The word primal has many meanings, but all of them come back to one meaning “first.” The word speaks of the beginnings of things, from our ancient lineage as human beings, to the animalistic force that lives within each of us. Appropriate to our thinking, then is the meaning of primal when applied to cuts of meat.
The primal cuts are those that are severed from the carcass first before the smaller and less important cuts are removed. The brisket is among these cuts, and while it requires a little know-how to make it properly, when properly made it is nothing less than the choicest of the primal cuts. National Brisket Day encourages you to explore this cut and everything it has to offer.
History of National Brisket Day
Some things take time, and a good brisket is one of these. Brisket is a popular cut of meat to serve as part of any family affair, and it’s long cooking time ensures that it is a big hit when those who know how to prepare it. Brisket is a tricky meat in that it comes from the animal tough, but if you find a particularly well-marbled piece and cook it correctly, it will become fork soft and simply peel apart, making it the tenderest of tender meats. Of course, there are hundreds of variations on how to prepare brisket, including the use of various hardwoods in the grilling process to ensure a nice smoky flavor. Some people marinate them, some don’t, and many like to serve it with a sauce.
The history of brisket dates back to ancient history – practically ever since humans reared cattle. People would sacrifice their animals on special occasions and eat every part of the animal, including the brisket cut.
Texas BBQ brisket is one of the most popular ways to prepare it. Here, chefs marinate the meat for between 24 and 48 and cook it in a unique wood or charcoal-fired BBQ oven. Careless cooking often resulted in tough meat, so people developed techniques to get the most out of the cut. After all, if you could make brisket taste good, it was a great way to get delicious and cheap meat.
In the old days, you couldn’t store meat in a refrigerator. The technology simply didn’t exist. After 48 hours following the death of the animal, the carcass would begin to turn, meaning that the butcher had to cook and eat it fast.
Friday evenings, therefore, became the traditional day on which people would cook up the remaining cuts of meat uneaten and unsold throughout the week. People found that barbecuing meat and adding marinades and sauces provided the best flavor. And so the rationale for holding National Brisket Day celebrations was born.
National Brisket Day is also heavily associated with smoked meats – not just brisket. Again, butchers had to use smoking to preserve meat so that it wouldn’t go off. For that reason, they took cuts of meat, such as rib-eye or tenderloin, and put them in smoke sheds. This process killed off all the bacteria and created compounds that would inhibit the growth of harmful bugs in the future.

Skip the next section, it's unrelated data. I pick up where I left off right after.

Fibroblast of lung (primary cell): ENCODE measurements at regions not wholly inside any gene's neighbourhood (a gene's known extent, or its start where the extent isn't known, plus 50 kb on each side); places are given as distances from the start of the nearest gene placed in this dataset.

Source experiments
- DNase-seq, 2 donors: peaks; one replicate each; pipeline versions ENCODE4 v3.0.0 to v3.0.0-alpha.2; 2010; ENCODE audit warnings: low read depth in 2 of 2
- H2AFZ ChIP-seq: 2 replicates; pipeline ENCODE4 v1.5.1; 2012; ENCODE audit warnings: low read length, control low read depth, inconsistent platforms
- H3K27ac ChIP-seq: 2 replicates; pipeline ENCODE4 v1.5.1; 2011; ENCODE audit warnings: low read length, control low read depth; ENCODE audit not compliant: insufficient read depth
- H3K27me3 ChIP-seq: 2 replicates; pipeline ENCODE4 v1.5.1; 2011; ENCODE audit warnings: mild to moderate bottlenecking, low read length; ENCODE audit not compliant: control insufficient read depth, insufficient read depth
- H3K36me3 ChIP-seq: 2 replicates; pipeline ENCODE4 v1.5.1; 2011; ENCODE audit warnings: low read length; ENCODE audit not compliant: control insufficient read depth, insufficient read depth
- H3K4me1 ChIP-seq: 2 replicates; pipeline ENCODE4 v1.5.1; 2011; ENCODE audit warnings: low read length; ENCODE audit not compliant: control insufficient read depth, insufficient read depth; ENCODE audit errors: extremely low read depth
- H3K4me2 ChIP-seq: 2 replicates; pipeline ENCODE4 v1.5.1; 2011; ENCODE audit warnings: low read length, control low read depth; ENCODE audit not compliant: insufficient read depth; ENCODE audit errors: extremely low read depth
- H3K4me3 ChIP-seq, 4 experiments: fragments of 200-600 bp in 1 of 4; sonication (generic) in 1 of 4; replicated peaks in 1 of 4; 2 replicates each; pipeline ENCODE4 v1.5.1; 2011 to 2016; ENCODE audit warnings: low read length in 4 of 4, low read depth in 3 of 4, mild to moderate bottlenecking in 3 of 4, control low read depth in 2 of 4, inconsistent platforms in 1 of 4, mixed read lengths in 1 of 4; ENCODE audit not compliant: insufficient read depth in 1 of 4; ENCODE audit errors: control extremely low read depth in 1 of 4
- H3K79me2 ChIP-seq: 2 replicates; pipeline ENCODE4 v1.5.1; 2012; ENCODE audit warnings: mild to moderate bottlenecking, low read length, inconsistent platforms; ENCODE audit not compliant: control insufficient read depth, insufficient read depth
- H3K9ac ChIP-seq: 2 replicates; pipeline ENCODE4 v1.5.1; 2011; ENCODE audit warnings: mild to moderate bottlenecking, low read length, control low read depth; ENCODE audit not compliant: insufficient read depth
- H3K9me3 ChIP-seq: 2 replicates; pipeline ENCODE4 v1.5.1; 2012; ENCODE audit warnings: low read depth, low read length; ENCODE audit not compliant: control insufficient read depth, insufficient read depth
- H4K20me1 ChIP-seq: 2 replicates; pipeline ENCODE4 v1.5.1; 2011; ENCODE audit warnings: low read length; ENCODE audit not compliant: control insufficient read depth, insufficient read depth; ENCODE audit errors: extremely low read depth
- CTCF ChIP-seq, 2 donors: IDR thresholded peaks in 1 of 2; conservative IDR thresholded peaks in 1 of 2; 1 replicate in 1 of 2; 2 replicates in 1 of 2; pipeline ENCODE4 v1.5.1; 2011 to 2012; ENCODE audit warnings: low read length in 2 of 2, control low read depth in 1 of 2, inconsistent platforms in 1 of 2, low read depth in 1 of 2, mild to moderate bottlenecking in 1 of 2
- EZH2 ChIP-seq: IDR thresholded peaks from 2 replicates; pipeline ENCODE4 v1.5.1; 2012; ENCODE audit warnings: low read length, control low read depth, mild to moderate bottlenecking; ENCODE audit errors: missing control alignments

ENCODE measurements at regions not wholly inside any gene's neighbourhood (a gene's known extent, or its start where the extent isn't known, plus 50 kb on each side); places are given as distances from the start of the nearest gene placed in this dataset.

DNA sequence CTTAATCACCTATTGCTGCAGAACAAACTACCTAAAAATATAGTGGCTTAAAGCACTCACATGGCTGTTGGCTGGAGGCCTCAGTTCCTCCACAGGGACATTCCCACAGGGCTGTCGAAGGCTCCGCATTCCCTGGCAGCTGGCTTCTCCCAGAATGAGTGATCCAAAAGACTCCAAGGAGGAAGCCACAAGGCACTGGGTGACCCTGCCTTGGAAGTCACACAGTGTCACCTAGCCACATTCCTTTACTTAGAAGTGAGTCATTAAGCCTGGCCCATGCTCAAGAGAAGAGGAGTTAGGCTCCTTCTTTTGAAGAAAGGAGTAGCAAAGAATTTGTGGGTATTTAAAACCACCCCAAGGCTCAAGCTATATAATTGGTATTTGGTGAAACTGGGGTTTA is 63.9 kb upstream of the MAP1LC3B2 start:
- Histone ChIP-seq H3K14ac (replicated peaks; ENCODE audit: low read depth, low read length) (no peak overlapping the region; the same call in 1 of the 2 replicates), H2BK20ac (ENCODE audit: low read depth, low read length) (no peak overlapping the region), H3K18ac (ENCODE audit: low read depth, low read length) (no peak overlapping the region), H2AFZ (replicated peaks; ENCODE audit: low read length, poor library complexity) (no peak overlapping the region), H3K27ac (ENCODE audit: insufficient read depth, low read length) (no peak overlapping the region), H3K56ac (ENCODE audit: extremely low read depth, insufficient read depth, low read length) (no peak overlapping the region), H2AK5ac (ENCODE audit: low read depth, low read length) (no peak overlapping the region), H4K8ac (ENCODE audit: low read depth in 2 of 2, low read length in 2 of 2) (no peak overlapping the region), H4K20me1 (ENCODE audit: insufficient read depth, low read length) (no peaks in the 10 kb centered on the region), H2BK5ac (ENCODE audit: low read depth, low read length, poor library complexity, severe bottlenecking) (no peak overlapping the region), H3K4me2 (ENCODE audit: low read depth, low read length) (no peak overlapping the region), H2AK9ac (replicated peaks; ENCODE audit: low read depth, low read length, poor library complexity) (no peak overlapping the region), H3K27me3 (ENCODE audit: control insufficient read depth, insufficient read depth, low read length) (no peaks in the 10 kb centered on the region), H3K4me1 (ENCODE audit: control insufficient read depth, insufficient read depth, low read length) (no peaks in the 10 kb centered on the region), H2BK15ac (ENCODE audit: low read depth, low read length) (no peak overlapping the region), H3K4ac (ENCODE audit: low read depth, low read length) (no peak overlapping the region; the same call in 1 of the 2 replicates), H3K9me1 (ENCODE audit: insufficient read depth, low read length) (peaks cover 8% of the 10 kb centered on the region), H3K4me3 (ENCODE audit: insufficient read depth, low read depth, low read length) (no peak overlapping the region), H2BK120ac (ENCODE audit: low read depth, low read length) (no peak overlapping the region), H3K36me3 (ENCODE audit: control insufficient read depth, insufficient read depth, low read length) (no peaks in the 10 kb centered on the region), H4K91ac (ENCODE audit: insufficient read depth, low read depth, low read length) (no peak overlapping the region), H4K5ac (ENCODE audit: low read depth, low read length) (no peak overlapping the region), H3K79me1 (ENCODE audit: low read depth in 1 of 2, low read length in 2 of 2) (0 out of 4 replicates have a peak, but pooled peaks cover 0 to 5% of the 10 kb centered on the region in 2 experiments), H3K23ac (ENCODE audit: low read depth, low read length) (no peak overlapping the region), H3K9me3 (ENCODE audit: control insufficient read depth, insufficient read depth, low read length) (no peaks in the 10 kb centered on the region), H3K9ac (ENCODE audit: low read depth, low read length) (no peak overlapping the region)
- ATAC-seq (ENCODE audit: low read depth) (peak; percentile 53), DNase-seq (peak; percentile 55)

How to celebrate National Brisket Day
Well, it’s pretty much inarguable that the best way to celebrate National Brisket Day is to have yourself a deliciously prepared brisket.
- Crock Pot Cooked Brisket With Onions
- 1 Med Red Onion Per 2 Pounds
- 2 Cloves of Garlic Per Pound
- Salt and Pepper (to Taste)
- 2 T of Worcester Sauce per 2 pounds
- 2 T of Soy Sauce per 2 pounds
- Roasting Vegetables (Your Choice)
Start off by rinsing your brisket and then pat it dry. Rub it down with the salt and pepper, Worcester sauce and soy sauce, and place in the crockpot. Add sliced onions and chopped garlic (you can always add more, our quantities are just a suggestion for the faint of heart!) and then cook on 275 for about 4 hours in the crockpot. At hour four, add in the vegetables and a can of beer of your choice and let finish cooking for the next hour. Voila! It is delish!
So besides cooking a hearty brisket meal, what else can you do to celebrate brisket day?
Well, one idea is to go for a meal out at a local restaurant that still serves beef brisket in the traditional style. Ideally, you’re looking for an establishment that takes the cheaper cuts of meat and then prepares them in such a way that makes them taste far more expensive than they actually are. By going to a local restaurant along with your friends and family, you’re showing your support for everyone involved in the supply chain, from the restaurant owner to the cattle rancher.
Many restaurants make a point of serving brisket. They want to prove that it is possible to make even the cheapest cuts of beef taste amazing. They see it as a challenge. Some, for instance, use special tenderizing techniques and serve it rare. Others rely on slow cooking methods. The great thing National Brisket Day is that there are so many recipe options. Barbecued brisket is a classic, but today’s chefs are so inventive, you’re now spoiled for choice for how they prepare your meat.
National Brisket Day is also an opportunity to highlight the environmental costs of food waste. As people, we often throw away a substantial proportion of the food that we buy. The tradition of eating brisket, however, reminds us of the fact that food was a scarce commodity in the past, and that it is important to make use of every part of the animal. Throwing away food is both costly and damaging to the natural world.
So there you have it: some simple ways to celebrate National Brisket Day. What will you do?